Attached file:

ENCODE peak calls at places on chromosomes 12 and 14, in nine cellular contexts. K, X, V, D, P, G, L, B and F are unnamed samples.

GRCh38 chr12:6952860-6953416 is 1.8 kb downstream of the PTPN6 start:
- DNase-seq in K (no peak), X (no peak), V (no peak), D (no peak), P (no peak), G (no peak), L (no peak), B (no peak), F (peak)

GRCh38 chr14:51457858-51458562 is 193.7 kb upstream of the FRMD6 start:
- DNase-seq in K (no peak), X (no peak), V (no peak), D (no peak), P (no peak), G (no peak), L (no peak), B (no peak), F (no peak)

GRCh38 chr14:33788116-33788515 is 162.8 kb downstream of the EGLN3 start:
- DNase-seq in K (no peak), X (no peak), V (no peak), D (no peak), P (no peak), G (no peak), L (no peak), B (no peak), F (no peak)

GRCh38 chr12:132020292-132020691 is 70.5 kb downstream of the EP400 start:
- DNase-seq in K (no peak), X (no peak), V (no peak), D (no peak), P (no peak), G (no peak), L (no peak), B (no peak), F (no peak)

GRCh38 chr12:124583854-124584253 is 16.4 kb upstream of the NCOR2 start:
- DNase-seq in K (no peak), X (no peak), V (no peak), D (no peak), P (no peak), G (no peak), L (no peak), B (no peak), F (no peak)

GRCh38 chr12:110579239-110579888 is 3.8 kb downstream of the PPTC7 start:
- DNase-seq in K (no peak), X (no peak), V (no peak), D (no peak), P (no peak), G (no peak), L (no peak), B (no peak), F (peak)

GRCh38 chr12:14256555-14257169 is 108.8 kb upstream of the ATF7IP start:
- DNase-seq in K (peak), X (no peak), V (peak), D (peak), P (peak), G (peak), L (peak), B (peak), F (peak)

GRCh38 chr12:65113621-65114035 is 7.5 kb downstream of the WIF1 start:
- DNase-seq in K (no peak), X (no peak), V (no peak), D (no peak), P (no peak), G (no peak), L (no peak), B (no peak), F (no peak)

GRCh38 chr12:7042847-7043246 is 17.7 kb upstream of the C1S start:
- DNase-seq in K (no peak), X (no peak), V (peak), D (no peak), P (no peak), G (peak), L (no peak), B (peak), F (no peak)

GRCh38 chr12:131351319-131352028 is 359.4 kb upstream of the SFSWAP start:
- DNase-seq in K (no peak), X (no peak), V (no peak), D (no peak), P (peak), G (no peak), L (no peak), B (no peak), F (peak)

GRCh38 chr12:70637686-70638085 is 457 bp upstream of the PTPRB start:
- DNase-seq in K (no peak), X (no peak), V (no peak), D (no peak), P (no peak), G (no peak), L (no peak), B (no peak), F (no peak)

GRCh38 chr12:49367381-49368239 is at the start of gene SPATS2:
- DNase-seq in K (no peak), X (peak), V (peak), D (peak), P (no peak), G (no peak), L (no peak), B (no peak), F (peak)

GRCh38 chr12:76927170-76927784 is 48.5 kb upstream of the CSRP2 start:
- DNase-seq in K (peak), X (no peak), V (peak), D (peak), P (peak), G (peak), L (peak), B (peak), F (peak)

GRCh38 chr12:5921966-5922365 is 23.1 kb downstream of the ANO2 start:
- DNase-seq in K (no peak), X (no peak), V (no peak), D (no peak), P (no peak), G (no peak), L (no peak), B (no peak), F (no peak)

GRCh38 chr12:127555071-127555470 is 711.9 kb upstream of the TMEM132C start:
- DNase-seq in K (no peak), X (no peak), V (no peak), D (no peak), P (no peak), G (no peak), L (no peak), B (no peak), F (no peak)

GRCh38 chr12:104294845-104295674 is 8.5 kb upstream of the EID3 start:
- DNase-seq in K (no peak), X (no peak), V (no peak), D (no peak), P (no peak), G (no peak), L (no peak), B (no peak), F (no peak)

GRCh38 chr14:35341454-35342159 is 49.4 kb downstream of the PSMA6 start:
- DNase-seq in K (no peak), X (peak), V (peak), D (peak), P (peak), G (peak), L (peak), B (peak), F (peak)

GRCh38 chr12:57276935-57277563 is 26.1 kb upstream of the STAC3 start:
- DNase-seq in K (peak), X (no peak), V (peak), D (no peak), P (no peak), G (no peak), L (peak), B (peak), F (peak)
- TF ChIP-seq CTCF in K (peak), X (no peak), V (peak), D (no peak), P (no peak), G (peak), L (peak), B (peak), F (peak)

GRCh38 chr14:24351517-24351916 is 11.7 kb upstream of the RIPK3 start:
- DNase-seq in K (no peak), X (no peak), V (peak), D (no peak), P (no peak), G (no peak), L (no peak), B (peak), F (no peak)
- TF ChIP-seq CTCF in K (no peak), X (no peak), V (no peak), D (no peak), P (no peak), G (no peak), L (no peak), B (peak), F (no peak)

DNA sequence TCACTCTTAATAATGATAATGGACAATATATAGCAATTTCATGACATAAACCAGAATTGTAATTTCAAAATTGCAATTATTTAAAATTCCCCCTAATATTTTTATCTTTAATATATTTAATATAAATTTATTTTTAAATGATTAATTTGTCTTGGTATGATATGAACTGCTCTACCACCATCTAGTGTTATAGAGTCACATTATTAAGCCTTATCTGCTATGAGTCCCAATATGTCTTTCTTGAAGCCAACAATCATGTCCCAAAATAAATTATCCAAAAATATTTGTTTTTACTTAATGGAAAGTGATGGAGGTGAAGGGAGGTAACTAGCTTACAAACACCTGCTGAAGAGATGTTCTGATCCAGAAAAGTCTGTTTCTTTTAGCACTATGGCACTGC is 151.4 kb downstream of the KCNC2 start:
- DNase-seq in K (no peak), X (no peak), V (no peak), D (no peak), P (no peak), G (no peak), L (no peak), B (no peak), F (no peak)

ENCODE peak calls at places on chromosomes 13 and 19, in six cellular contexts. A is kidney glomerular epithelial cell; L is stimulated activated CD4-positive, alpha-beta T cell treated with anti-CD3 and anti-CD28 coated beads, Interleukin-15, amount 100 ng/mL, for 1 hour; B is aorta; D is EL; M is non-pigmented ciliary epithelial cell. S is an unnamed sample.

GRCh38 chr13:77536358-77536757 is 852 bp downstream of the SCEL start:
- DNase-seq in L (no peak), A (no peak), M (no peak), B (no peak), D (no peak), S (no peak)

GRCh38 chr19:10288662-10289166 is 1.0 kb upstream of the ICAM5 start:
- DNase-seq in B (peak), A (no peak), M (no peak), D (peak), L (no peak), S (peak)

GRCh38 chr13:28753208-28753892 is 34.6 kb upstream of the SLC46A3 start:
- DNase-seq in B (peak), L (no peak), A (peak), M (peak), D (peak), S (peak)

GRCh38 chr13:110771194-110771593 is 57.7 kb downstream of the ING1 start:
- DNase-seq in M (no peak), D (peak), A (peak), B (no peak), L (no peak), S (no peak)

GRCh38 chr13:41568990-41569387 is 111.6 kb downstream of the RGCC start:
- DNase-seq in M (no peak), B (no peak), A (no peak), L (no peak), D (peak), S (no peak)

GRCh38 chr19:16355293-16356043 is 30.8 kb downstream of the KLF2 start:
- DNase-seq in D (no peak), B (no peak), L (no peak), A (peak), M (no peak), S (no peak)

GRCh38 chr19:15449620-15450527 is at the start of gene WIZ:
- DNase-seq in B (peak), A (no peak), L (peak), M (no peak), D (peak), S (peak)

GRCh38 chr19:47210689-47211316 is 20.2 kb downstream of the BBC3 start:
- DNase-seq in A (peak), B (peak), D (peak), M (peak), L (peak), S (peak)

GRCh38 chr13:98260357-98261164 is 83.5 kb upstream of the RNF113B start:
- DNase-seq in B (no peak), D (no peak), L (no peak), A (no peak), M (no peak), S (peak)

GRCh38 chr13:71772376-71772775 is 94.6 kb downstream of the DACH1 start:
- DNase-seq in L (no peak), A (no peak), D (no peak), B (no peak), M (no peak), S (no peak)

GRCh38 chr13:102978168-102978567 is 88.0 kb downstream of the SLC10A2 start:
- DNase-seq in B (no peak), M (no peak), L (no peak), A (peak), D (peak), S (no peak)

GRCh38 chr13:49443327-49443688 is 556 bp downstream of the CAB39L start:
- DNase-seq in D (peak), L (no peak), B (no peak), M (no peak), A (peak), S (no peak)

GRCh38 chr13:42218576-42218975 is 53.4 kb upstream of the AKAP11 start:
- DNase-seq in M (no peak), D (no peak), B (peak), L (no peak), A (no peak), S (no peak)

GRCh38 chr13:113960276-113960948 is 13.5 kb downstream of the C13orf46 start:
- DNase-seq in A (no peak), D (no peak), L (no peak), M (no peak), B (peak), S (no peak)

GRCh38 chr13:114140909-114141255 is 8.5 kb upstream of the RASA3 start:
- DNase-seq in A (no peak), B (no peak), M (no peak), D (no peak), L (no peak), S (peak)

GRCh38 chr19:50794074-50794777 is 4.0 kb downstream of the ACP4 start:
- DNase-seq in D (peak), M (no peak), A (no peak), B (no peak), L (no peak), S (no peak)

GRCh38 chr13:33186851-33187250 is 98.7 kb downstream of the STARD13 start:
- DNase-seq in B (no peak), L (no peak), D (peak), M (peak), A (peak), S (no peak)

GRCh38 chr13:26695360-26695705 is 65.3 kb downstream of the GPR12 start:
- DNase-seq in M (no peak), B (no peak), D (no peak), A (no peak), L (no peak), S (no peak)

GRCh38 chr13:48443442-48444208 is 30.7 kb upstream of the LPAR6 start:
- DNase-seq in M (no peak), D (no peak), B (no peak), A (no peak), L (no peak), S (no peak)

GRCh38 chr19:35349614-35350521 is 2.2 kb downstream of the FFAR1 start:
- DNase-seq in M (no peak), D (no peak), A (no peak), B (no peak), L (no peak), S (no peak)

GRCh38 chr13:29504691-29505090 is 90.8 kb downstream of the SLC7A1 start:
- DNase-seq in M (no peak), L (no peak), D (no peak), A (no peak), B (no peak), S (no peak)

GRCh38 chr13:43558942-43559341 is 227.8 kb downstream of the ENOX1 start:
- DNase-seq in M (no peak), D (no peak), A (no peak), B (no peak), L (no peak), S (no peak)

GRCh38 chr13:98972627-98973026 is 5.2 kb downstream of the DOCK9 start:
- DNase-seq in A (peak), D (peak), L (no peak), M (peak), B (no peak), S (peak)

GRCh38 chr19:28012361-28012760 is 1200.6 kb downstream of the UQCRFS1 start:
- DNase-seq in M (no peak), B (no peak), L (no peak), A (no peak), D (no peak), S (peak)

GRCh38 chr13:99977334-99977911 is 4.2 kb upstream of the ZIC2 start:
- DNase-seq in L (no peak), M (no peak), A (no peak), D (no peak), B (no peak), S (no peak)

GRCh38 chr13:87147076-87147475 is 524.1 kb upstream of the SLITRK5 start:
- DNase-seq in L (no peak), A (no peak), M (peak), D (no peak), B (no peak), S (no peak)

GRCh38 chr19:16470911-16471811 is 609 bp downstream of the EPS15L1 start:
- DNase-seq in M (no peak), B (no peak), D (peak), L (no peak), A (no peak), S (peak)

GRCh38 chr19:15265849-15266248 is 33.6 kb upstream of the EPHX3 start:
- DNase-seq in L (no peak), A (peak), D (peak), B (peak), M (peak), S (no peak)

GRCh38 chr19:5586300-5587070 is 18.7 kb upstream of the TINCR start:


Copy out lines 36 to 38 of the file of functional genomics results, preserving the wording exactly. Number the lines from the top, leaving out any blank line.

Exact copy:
GRCh38 chr12:57276935-57277563 is 26.1 kb upstream of the STAC3 start:
- DNase-seq in K (peak), X (no peak), V (peak), D (no peak), P (no peak), G (no peak), L (peak), B (peak), F (peak)
- TF ChIP-seq CTCF in K (peak), X (no peak), V (peak), D (no peak), P (no peak), G (peak), L (peak), B (peak), F (peak)